A daring public private partnership infrastructure project, Drive 288, is on track to revitalize one of Houston’s most well-traveled highways
Legendary racecar driver A.J. Foyt once declared, “I feel safer on the racetrack than on Houston highways.” When the Houston native gets the chance to test the newly upgraded Texas State Highway 288, we’re sure he’ll change his mind.
Drive 288 is the first public private partnership (P3) road infrastructure project in Texas’ most populous city. The undertaking is designed to improve a vital 10.3-mile stretch of roadway in Houston, which, in addition to being a major route for commuter, freight, and commercial traffic, serves as a hurricane evacuation route.
Set for completion in 2019, the project will improve the functionality of interchanges and add a series of new direct connectors to relieve traffic coming to and going from Texas Medical Center and downtown Houston.
The total project cost is approximately $1.06 billion and is financed by bond proceeds—$299 million that were issued on May 2016, a $357 million loan from the Federal Highway Administration’s Transportation Infrastructure Finance and Innovation Act (TIFIA) granted to the main developer of the project, Blueridge Transportation Group (BTG), and $375 million equity investments that will be made by the developer.
The addition of four toll lanes and collection systems are expected to generate revenue that will help pay down the loans and liabilities of the project.
With final costs projected to reach just above $1 billion, the P3 approach was essential in making the massive critical infrastructure project a reality. As a result, TxDOT selected an impressive group of private investors and design-build firms to collaborate on the effort.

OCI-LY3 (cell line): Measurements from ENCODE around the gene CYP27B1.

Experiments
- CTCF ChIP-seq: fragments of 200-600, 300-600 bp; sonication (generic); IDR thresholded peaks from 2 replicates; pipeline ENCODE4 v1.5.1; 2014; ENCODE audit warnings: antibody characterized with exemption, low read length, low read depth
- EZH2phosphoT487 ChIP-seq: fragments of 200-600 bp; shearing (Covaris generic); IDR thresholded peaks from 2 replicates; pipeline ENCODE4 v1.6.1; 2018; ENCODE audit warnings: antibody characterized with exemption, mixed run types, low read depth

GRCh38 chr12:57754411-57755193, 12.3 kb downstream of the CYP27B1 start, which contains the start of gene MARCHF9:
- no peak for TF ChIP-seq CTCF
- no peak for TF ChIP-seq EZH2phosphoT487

Blueridge Transportation Group (BTG) serves as lead developer, partnering with Almeda-Genoa Constructors (AGC). AGC represents an integrated joint partnership between Dragados USA, Pulice Construction, and Shikun & Binui America, also known as the DBJV.
BTG oversees a cadre of investment and construction partners that include Star America Infrastructure Partners, CLAL Insurance, Northleaf Capital Partners, Shikun and Binui Concessions USA, Infrared Capital Partners, and ACS Infrastructure Development, Inc.
While some local drivers may have reservations about converting the 10-mile span from a freeway to a toll road, BTG CEO Enrique Martin underscores the hidden cost-saving benefits of the P3 to the citizenry.
“This is a good thing for the public because they don’t spend the funds to finance the project,” he stated. “Because they asked the private sector to fund this project, Texas authorities can use the funds [normally slated for infrastructure] for other purposes, such as social and economic projects.”
In addition to lessening the burden on taxpayers, P3s provide ready access to funds that make complex projects like Drive 288 achievable on a fairly brisk timeline. The wait for government funding approval alone can eat into projected budgets and defer critical improvements that improve communities, enhance safety, and change lives for the better.
Overcoming Obstacles in the Road
The brownfield project has the potential to disrupt thousands of lives along the way, and that’s exactly what BTG works to prevent.
“With brownfield projects, the biggest challenges arise around disturbing the customers, communities, and traffic. We can mitigate these disturbances but not eliminate them,” Martin warned. “We overcome these challenges with good internal coordination between BTG, AGC, and TxDOT, as well as effective communication to the public.”
Raynese Edwards, Drive 288’s Public Information Coordinator, concurred.
“There were many rumors and myths and misconceptions about what this toll road was going to be […] dispelling those myths became very important to the public. We worked with communities/civic organizations and elected officials to put the word out about what is actually happening. Communication with the public is one of the most important tasks outside of construction that we have, especially when it comes to roadway or ramp closures as we proceed.”